1. Perforating Innovations—Shooting Holes in Performance Models

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 “ With permission from Schlumberger”


Current methods of predicting perforating system performance downhole may yield estimates that are inconsistent with actual results. New modeling software more accurately predicts perforation geometry, perforation effectiveness and system dynamic responses.


2. Perforating—When Failure Is the Objective

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“ With permission from Schlumberger”


Exploitation of the transient events during and after shaped charge detonation is giving the industry new perforating methodologies. The result is cleaner perforations that increase production and improve operational efficiencies. At the same time, enhancements to technology for shaped charges are delivering deeper penetration and bigger entrance holes with less debris. Because of the variety of methods used in the industry, the API recently updated standardized testing procedures recommended for comparing charge performance.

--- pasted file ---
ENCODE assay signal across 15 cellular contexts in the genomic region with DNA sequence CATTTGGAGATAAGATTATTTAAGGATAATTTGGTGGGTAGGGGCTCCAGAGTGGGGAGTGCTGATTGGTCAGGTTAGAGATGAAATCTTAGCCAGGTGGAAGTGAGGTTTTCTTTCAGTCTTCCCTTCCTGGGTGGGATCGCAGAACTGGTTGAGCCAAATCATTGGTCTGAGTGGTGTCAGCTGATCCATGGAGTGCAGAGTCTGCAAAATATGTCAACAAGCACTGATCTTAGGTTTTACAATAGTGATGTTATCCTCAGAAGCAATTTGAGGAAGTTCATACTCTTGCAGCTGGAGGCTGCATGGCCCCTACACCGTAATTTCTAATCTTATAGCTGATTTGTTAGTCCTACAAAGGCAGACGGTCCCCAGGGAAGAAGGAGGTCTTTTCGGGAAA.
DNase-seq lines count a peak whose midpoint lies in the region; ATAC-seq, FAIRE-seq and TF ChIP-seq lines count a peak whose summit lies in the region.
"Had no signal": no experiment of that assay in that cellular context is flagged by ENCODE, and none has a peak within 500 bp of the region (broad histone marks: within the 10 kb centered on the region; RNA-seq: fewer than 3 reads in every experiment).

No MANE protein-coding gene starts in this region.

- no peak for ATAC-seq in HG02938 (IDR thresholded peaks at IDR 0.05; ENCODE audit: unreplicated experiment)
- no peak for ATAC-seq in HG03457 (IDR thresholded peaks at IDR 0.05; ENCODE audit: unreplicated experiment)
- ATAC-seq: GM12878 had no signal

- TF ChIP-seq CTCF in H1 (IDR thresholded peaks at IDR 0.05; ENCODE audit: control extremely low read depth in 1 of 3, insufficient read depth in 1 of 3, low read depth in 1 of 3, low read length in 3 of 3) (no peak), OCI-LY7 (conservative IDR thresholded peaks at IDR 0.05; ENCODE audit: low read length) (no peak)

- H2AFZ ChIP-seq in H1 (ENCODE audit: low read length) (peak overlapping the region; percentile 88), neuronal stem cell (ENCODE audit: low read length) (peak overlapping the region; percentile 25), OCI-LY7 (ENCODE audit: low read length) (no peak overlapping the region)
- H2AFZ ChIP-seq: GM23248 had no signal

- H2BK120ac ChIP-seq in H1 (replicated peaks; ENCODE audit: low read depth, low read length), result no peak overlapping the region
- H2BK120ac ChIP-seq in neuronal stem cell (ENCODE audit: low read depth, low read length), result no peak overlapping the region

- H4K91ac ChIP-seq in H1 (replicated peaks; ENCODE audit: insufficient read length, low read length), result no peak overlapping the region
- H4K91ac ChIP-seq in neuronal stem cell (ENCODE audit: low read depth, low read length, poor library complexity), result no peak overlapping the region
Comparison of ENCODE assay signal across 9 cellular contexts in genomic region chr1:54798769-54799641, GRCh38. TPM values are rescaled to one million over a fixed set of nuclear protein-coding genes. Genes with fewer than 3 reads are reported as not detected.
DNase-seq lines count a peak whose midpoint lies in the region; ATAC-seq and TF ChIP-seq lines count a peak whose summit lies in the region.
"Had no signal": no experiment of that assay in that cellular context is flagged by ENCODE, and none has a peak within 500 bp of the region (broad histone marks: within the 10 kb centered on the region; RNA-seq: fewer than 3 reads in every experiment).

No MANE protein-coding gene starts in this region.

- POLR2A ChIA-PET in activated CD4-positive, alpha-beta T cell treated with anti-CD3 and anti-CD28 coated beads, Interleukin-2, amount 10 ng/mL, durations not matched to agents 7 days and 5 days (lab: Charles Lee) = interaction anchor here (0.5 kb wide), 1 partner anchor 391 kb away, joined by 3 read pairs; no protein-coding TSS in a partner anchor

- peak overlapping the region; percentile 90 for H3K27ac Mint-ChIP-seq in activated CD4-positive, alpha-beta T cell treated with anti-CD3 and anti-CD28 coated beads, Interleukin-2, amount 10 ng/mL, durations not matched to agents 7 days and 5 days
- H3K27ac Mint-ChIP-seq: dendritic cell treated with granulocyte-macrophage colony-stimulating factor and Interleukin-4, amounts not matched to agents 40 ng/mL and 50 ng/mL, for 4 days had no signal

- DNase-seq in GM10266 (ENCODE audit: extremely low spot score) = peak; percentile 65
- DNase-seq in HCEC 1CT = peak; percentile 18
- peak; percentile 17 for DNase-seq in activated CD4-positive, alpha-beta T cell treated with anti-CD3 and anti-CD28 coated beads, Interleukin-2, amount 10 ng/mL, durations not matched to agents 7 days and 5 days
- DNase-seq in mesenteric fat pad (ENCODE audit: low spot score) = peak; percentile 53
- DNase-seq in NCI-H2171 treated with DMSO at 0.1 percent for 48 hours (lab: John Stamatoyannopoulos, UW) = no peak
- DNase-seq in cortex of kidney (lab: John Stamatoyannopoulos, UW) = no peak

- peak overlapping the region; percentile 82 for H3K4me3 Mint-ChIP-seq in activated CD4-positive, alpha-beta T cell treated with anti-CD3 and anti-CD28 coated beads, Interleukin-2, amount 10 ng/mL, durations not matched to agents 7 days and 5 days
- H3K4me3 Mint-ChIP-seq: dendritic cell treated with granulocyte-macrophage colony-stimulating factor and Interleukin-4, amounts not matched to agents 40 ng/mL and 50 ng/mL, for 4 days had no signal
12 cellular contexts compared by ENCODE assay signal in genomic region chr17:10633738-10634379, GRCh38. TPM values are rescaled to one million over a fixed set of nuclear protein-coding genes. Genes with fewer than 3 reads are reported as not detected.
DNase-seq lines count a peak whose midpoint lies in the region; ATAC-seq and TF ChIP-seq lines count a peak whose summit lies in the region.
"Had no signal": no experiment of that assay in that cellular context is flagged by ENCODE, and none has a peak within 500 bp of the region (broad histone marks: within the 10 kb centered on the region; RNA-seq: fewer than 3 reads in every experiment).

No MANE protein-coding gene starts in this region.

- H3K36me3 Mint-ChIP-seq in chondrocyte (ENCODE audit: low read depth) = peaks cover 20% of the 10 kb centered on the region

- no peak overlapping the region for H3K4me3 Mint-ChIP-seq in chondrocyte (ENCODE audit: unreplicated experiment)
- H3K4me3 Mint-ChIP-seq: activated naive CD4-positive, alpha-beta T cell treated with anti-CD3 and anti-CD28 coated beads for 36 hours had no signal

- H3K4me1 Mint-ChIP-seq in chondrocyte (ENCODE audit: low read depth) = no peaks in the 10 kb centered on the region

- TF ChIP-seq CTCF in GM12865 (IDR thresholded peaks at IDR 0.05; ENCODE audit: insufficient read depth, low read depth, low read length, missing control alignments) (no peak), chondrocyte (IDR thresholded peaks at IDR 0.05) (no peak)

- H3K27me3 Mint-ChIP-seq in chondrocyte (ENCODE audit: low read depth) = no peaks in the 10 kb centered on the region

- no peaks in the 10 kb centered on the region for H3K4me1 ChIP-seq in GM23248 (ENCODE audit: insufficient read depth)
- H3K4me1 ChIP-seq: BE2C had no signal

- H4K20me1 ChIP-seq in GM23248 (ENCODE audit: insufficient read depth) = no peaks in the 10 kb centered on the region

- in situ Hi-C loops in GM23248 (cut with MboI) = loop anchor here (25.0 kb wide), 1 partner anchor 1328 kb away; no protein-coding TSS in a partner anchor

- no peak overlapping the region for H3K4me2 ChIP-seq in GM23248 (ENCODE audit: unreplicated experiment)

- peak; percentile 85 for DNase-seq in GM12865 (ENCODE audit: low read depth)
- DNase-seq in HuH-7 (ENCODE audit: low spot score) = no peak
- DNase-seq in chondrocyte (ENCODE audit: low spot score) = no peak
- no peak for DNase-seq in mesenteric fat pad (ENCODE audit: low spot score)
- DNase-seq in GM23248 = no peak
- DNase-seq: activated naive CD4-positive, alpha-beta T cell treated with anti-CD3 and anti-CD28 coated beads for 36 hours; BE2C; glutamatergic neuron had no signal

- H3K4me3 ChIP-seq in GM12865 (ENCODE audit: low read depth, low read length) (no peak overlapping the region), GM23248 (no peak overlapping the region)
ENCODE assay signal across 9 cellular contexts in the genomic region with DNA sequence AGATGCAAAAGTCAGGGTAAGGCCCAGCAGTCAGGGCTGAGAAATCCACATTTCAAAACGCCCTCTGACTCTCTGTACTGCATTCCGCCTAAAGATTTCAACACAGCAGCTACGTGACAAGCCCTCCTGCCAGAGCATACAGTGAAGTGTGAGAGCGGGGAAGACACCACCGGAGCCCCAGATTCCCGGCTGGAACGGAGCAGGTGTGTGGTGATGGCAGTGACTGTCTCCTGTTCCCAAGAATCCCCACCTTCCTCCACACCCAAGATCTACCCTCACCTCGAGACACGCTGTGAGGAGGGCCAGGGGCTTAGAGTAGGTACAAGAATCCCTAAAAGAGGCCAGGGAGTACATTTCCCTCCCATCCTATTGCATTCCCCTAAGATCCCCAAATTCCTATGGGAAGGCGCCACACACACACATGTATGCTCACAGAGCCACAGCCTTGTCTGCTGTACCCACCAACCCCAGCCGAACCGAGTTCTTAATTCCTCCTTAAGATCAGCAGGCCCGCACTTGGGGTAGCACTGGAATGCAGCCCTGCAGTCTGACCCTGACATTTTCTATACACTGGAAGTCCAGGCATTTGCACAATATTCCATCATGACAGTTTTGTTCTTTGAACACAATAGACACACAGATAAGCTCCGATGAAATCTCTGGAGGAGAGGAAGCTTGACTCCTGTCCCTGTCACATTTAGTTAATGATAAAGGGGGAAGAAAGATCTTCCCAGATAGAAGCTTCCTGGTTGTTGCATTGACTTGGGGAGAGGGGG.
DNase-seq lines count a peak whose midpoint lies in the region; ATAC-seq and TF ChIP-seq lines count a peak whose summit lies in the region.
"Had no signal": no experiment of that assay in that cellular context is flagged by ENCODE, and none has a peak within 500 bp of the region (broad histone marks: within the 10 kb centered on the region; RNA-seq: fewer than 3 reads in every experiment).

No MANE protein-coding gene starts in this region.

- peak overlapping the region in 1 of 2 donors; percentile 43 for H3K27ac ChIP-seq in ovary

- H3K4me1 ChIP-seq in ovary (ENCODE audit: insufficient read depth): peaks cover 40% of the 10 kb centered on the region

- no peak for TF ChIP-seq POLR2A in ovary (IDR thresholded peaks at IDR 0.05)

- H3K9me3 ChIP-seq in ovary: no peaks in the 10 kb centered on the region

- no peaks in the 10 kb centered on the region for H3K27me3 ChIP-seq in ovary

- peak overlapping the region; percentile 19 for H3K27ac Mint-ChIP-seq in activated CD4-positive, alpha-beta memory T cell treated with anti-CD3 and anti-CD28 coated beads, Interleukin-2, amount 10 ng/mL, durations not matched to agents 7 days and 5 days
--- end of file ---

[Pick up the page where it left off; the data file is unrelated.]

3. Perforations on Target

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“ With permission from Schlumberger”


Perforation misalignment is a significant problem that often leads to excessive sand production and poor well performance. New tool designs, linked with interdependent technologies, place perforations on target.

4. The New Dynamics of Underbalanced Perforating

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“ With permission from Schlumberger”


Most wells with cemented casing rely on a static pressure differential to mitigate perforating damage. However, recent research indicates that the primary damage-removal mechanism is actually a rapid drop in transient pressure, or dynamic underbalance, immediately after gun detonation. This article discusses completion designs based on this innovative concept. Field results demonstrate substantial improvement in both production and injection performance.


5. Orienting Perforations in the Right Direction

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 “ With permission from Schlumberger”

Oriented perforating improves hydraulic fracturing and facilitates screenless completions that prevent sand influx. A new wireline tool orients guns so perforations align with the preferred fracture plane and most stable direction in a formation, or intersect natural fractures for better productivity. This technique also is used to shoot the high side of horizontal wells, prevent damage to well-completion components, repair channels in cement behind casing, establish communication with relief wells and avoid casing collapse.